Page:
Internet-Draft                                                Ryan Moats
draft-moats-ldap-taxonomy-00                                        AT&T
Expires in six months                                     Roland Hedberg
                                                               June 1999

        A Taxonomoy of Methods for LDAP Clients Finding Servers
               Filename: draft-moats-ldap-taxonomy-00.txt

Status of this Memo

   This document is an Internet-Draft and is in full conformance with
   all provisions of Section 10 of RFC2026.  Internet-Drafts are working
   documents of the Internet Engineering Task Force (IETF), its areas,
   and its working groups.  Note that other groups may also distribute
   working documents as Internet-Drafts.

   Internet-Drafts are draft documents valid for a maximum of six months
   and may be updated, replaced, or obsoleted by other documents at any
   time.  It is inappropriate to use Internet- Drafts as reference
   material or to cite them other than as "work in progress."

   The list of current Internet-Drafts can be accessed at

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   There are several different methods for a LDAP client to find a LDAP
   server. This draft discusses these methods and provides pointers for
   interested parties to learn more about implementing a particular

1. Introduction

   The Lightweight Directory Access Protocol (LDAP) [1] can be used to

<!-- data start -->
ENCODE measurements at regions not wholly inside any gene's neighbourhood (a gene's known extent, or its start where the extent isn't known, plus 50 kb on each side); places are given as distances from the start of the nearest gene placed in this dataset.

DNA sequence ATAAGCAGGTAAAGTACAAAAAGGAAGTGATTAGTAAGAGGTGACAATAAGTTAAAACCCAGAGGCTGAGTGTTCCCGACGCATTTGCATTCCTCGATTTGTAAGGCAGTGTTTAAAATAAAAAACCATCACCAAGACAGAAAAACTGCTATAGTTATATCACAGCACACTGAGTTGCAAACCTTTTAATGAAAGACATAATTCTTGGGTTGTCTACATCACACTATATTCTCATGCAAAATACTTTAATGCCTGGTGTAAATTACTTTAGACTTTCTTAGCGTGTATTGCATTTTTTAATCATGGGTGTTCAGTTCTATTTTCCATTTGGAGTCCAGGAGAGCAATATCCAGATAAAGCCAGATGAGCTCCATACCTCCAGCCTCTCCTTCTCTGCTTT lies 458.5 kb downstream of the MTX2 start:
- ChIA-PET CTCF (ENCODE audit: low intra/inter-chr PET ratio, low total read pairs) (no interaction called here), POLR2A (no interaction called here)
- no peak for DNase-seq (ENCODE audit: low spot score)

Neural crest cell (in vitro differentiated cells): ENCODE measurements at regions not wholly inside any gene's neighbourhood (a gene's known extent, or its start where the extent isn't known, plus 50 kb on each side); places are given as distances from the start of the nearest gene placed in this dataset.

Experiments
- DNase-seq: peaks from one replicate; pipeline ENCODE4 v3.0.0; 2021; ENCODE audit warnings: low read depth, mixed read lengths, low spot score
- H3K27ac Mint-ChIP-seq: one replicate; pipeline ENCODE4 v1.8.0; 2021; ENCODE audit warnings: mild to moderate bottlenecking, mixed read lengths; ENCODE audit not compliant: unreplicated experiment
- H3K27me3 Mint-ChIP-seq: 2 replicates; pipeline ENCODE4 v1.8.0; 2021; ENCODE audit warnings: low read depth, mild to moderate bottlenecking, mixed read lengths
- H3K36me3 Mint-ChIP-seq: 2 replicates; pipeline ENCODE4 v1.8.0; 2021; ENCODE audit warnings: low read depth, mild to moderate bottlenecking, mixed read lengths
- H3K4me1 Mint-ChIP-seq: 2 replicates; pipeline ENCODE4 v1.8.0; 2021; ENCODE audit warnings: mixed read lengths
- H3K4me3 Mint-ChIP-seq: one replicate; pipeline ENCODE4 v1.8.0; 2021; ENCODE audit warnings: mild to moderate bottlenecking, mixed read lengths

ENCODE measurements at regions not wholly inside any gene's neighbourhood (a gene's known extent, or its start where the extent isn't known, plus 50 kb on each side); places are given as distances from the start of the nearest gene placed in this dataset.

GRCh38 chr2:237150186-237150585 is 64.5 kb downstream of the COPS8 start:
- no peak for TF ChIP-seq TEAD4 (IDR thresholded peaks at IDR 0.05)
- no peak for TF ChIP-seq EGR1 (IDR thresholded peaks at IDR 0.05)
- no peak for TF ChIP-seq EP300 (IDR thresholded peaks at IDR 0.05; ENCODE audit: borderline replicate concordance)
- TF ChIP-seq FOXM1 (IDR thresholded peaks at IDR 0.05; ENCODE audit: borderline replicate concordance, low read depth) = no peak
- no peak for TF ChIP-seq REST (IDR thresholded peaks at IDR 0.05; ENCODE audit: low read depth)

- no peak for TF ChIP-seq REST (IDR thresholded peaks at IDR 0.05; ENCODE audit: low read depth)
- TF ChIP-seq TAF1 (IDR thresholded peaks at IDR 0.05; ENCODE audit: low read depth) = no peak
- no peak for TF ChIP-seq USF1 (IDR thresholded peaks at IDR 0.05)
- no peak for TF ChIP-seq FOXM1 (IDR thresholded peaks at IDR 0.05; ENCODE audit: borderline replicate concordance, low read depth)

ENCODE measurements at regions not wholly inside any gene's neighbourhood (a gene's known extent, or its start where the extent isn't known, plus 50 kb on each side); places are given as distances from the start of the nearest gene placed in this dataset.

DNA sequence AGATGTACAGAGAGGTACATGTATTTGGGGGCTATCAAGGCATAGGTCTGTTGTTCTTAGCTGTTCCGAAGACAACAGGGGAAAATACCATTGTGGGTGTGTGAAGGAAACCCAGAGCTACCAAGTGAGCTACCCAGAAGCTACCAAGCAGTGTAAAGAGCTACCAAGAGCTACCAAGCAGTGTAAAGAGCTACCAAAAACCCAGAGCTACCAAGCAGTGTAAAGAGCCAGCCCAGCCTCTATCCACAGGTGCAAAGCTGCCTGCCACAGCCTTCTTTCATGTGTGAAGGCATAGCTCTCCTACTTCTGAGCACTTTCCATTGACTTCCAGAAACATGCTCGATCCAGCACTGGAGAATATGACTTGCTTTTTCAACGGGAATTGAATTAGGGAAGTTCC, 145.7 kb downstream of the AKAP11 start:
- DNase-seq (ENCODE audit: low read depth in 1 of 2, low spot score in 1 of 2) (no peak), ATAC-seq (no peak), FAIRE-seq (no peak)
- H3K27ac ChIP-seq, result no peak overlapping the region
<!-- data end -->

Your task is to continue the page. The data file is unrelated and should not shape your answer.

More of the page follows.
build "islands" of servers that are not a priori tied into a single
   Directory Information Tree (DIT.) Here, it is necessary to determine
   how a client can discover LDAP servers. This documents discusses the
   currently available methods and provides pointers for interested
   parties to learn more about implementing a particular method.

   While this draft documents only those methods that are currently
   documented, other methods have been considered for this problem. The

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   history of these other methods are presented in an Appendix.

2. Methods

2.1 Client Configuration

   The simplest method of enabling a LDAP client to discover LDAP
   servers is for the client administrator to configure the client with
   a list of known LDAP servers (and associated base objects) to send
   queries to.  While this method has the advantage of being correct
   (initially), it adds the requirement that the list of initial servers
   be kept small and constant.  Otherwise, the required client update
   process won't scale.

2.2 Well known DNS aliases

   If the DIT uses a naming scheme similar to that in RFC 2377 [2], then
   it is possible to build the DNS names of potential servers using well
   known DNS aliases, like those documented in RFC 2219 [3].  When a
   different naming scheme is used, it is also possible to build
   potential server names based on the client's fully qualified domain
   name or local (within the organization or country) environment.

   One shortcoming of this method are that it is not exact.  Multiple
   DNS lookups and LDAP protocol operations may be necessary to find the
   proper LDAP server to serve the client requests.  To support client
   roaming, it is necessary that either the RFC 2377 (or similar) naming
   scheme be used or that roaming be implemented through tunnels.